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Medicaid Planning

Foley Estate Planning Attorneys

Nursing home care in Alabama can cost in excess of $5,000 per month, and in-home skilled nursing care can be even more expensive. If you or a loved one is facing questions about how to plan for the long-term care of a senior citizen, contact a Daphne estate planning attorney who can help you achieve your goals.

There are many tools that are available to protect and preserve assets when developing a long-term care plan. Some of these options include Medicaid nursing home benefits, long-term care insurance, veteran’s benefits, and reverse mortgages.

At Caldwell Wenzel & Asthana, PC, our attorneys are committed to preserving your assets and keeping you in the comfort of your own home for as long as possible. We do this through customized estate plans designed to provide you with financial security during your lifetime and the ability to leave legacies to your heirs when you pass away.

To learn more, contact us online or call us today at (251) 262-2279. Call now and schedule a free consultation!

About Medicaid Planning in Alabama

Medicaid planning is always a last resort when it comes to long-term care planning in Alabama.

Medicaid planning is not the preferred method for long-term care because:

  • It is a government program that offers no guarantee of future availability
  • The laws concerning eligibility for Medicaid are always subject to change
  • Qualifying for Medicaid is based on a financial means test and, thus, qualifying may require the “spending down” of assets

The basic eligibility requirements to qualify for Medicaid nursing home benefits in Alabama are:

  • A person must be aged 65 or older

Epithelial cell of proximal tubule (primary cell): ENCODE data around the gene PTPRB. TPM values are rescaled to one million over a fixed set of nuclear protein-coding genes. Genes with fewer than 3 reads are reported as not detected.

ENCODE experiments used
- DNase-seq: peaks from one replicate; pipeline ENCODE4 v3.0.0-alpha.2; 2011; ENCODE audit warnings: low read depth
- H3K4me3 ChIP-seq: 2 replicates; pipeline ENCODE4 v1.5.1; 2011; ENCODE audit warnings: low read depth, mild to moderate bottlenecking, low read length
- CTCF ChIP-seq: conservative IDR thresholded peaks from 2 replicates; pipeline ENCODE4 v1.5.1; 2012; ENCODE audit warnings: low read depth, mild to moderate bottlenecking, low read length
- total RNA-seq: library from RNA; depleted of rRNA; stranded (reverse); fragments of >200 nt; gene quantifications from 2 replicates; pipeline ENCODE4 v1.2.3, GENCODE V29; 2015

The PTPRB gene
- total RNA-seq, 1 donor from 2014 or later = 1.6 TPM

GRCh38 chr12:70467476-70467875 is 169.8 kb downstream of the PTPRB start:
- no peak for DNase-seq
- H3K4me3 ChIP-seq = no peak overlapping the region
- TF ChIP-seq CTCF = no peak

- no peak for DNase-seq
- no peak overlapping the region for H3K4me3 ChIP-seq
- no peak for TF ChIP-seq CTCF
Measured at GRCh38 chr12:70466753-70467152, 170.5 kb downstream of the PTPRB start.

• Be a citizen of the United States or qualified alien
  • Be a resident of the state of Alabama
  • Have a continuing need for nursing home care

In addition to the basic eligibility requirements, persons seeking Medicaid benefits must meet the income requirements established under Alabama and Federal law. The first requirement in this regard is that a person must not have an income greater than 300% of the federal benefits rate published by the Social Security Administration. The state of Alabama publishes the official figure each year in its Medicaid State Plan for Medical Assistance (the State Plan). The limit for 2013 was $2,130 per month.

In addition to the income eligibility requirement, a person seeking Medicaid benefits must not have more than $2,000 in non-exempt assets. Generally speaking, examples of exempt assets include life estates, personal clothing, furniture up to $4,000, vehicles that do not exceed $4,500, certain burial expenses not to exceed $5,000, and rental property up to $6,000. Most other assets will be non-exempt or “countable assets” for the purposes of the Medicaid asset test.

If a person applying for Medicaid is married and his/her spouse is dependent on part of his/her income, Medicaid takes this into account through what is known as the “spousal impoverishment rule”. The rule essentially guarantees that a spouse of someone institutionalized in a nursing home and receiving Medicaid benefits will be able to receive enough of the institutionalized spouse’s income to have an income that equals 150% of the federal poverty level. This amount equaled $1,892 per month in 2013.